Under 30s version
Mike. British. Pusan. South Korea. Married Korean. Not teaching. F-2. Old. Wordy.
Over 30s version
Thank you for visiting 'Busan Mike', a 25 year study into the development of serious personality disorders within the expat community in Korea. This is year 3.
A team of foreign scientists has determined that the most frightening word in the Korean language is '우리', which approximately translates as 'we', 'our', 'not you' and 'you will never be one of us'. The longer I live in Korea, the more this word scares me.
As you might be able to tell from the way I write, I'm not an English teacher, although I am actually English, so any perceived misspellings are probably down to the differences between the Real English I speak and American Genuine Advantage English. Generally of course, Korea prefers Americans to native English native English teachers, but I don't teach because I work for myself as a financial trader, although after seven years I'm now thoroughly bored with it. Seven years is a long time to do anything - just ask your spouse.
I met my wife in England so I don't need one of those cover stories that some foreigners use to avoid telling the real version of how they met their spouse in Korea, which might otherwise involve words like 'bargirl' and 'student'. It also means I had no particular interest in South Korea before I set myself on the path of living here, which I prefer to think of as a collision course. I came to Busan in 2006 to get married and take a six month break which I needed after developing Meniere's Disease and being really sick for over a year. Then the British government exiled me by refusing to grant my wife a spousal visa on the grounds that they "didn't believe I intended to return to the UK to live." Even I can’t make up comedy like that. I only didn't laugh out loud because I was afraid if I did, my head would've fallen off, which no doubt would have made the appeal process even more difficult.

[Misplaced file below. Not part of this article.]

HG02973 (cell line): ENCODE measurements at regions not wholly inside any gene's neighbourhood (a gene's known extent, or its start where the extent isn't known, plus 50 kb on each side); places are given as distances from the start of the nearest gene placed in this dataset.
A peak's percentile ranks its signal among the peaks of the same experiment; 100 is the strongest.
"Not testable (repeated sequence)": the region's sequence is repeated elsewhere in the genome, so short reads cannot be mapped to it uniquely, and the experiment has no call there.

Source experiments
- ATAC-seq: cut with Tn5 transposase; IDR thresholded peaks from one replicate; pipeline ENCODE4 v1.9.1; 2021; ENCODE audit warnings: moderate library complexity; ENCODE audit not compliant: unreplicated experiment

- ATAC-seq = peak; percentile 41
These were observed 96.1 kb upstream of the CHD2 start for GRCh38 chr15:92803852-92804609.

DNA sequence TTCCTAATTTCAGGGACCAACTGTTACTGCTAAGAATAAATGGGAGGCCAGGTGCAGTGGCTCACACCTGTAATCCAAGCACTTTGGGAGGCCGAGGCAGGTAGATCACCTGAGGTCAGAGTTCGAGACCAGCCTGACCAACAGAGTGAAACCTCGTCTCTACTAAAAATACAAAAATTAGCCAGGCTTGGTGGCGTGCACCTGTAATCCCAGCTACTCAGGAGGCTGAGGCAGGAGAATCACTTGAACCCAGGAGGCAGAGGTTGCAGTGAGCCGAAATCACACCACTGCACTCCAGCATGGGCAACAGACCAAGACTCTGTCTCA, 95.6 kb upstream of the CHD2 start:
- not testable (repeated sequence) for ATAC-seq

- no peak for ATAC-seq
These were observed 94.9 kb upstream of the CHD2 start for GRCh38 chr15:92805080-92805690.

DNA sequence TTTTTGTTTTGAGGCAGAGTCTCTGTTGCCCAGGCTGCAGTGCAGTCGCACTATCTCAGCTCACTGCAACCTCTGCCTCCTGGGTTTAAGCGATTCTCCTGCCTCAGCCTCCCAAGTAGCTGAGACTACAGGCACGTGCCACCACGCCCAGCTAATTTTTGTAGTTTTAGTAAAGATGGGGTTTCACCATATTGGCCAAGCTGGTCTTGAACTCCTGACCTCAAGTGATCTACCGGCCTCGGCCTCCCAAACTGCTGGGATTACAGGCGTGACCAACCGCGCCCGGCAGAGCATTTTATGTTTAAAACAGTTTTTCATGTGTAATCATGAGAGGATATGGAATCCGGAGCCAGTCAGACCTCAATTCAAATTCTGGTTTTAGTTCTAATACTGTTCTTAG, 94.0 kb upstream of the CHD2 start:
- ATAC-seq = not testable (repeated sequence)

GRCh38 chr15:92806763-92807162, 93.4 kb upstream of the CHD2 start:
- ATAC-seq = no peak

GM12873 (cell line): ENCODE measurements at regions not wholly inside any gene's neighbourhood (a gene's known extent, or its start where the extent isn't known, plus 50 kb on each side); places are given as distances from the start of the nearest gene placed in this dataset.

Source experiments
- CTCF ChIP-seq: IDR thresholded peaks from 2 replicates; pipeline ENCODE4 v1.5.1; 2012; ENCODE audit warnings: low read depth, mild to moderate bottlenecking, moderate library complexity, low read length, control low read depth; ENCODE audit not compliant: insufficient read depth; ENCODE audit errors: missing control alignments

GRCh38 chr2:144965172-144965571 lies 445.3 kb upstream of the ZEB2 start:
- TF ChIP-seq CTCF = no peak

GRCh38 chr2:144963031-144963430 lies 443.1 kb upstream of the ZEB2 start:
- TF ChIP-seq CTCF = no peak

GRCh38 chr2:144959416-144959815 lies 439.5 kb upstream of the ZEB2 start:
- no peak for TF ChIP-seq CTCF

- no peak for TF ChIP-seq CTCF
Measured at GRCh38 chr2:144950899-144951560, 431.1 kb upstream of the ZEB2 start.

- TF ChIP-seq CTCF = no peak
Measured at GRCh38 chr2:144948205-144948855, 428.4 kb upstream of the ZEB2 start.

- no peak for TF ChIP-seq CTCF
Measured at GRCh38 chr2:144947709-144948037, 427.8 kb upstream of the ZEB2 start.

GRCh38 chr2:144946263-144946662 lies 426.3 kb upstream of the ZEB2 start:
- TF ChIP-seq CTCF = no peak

We eventually did go back after winning a long and expensive legal case, and my wife passed the required "Life in the UK" test, which surprisingly doesn't yet involve performing any random acts of violence to demonstrate the ability to integrate. But then we returned to Korea when the time came to extend my wife's visa, because I realised I have better things to do with my life than spending it in immigration lawyers' offices. When I was growing up I wanted to be a physicist (not clever enough), a writer (not experienced enough), a politician (not intolerant and dictatorial enough) and a software developer (which I finally quit for financial trading), but at no point did I consider making a career out of fighting the British government.
In 2010 with my illness finally in remission - or at least the best remission I’m evidently going to get - I started doing a regular ten minute guest slot on Busan eFM. Committing to a live radio show at a fixed time every week was a huge personal step forward for me. After reaching the end of the line with trading, I'm now even looking for a proper job.
Statistically you aren't reading this blog, and that's OK. I write for the self-therapy, the intellectual challenge of crafting the words people aren't reading, and for posterity. If one day my children read this and understand a little bit more about me for it, then it has served its purpose, even if it's to understand that I really was as intellectually bankrupt and alienated as I might have appeared.
Generally I like my life in Korea, but life in this country isn't perfect - you only need to read the Korean newspapers to see what Koreans say about life here to understand that. Sometimes overseas Koreans - or anonymous Westerners in cultural drag - like to demonstrate their boredom and inability to engage in critical thinking by suggesting that I am 'too negative' about Korea, which only serves to prove that while I have Meniere’s Disease, it is other people who have real problems with their sense of balance.
If, on balance, life here were not better than the one I left behind in England, then I wouldn't be living in Korea. But I tend towards not writing the kind of relentlessly-positive material that would get me published on Korea.com. Someone once said that the problem with many Koreans is that if you scratch the surface, all you get is more surface - but in my experience some foreigners are just the same.
English people are often known for their irreverent humor (sic), so I'd like to clear up any cultural misunderstandings and say that anything in this blog which appears sardonic, sarcastic or just downright bitchy is probably is, but I often write with my tongue firmly buried in my cheek - as opposed to someone else's - and not just because of the problems I have with my jaw.
If you wish to contact me you can find my email address via my Blogger profile.